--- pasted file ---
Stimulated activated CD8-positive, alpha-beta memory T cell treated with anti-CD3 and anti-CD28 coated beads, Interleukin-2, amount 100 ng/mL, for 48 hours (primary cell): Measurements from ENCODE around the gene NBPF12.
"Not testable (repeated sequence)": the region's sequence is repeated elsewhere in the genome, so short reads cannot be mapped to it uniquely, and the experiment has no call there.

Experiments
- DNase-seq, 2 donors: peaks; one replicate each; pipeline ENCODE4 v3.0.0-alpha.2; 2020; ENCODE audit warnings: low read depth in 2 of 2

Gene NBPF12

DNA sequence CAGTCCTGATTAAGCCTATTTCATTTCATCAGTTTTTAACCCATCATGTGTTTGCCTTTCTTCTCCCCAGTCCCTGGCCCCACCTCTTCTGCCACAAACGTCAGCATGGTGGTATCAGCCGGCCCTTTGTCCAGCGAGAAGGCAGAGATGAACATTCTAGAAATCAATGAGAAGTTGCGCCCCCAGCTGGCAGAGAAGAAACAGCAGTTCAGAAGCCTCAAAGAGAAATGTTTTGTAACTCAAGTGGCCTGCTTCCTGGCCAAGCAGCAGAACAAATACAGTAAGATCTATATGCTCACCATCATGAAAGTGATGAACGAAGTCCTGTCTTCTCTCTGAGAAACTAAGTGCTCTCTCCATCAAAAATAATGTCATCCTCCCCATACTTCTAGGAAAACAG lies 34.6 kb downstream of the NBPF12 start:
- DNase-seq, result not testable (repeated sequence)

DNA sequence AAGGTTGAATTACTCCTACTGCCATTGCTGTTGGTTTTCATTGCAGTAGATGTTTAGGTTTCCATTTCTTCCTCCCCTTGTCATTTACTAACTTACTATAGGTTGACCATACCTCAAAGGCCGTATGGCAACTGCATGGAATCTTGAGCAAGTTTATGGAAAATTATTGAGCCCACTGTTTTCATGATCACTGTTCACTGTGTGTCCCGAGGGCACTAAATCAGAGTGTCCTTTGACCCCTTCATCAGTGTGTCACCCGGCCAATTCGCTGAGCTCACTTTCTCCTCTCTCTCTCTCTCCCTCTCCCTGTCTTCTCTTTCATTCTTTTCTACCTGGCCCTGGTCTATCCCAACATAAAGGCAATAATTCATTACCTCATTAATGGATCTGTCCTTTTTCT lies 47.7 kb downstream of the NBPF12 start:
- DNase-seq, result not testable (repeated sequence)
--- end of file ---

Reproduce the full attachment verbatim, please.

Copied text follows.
Stimulated activated CD8-positive, alpha-beta memory T cell treated with anti-CD3 and anti-CD28 coated beads, Interleukin-2, amount 100 ng/mL, for 48 hours (primary cell): Measurements from ENCODE around the gene NBPF12.
"Not testable (repeated sequence)": the region's sequence is repeated elsewhere in the genome, so short reads cannot be mapped to it uniquely, and the experiment has no call there.

Experiments
- DNase-seq, 2 donors: peaks; one replicate each; pipeline ENCODE4 v3.0.0-alpha.2; 2020; ENCODE audit warnings: low read depth in 2 of 2

Gene NBPF12

DNA sequence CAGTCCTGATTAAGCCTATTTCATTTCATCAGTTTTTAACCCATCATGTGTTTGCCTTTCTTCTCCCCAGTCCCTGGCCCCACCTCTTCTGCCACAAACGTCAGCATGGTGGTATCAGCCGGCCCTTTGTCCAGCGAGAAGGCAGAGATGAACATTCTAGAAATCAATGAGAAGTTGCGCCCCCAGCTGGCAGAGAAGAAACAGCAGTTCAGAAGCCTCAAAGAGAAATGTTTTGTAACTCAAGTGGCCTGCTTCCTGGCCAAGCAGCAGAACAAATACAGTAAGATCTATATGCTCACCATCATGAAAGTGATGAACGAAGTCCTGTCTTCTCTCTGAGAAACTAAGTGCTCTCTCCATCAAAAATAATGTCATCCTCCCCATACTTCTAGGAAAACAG lies 34.6 kb downstream of the NBPF12 start:
- DNase-seq, result not testable (repeated sequence)

DNA sequence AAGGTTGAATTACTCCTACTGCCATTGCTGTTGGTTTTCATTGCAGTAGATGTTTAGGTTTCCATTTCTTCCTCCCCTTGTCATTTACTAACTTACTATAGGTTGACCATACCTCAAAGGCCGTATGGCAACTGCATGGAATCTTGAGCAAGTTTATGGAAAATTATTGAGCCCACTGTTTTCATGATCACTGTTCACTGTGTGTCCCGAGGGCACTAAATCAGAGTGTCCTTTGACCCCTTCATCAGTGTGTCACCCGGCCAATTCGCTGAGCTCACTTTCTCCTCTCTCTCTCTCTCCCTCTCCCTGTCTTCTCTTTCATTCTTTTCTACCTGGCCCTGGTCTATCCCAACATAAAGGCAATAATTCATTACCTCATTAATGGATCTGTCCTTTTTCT lies 47.7 kb downstream of the NBPF12 start:
- DNase-seq, result not testable (repeated sequence)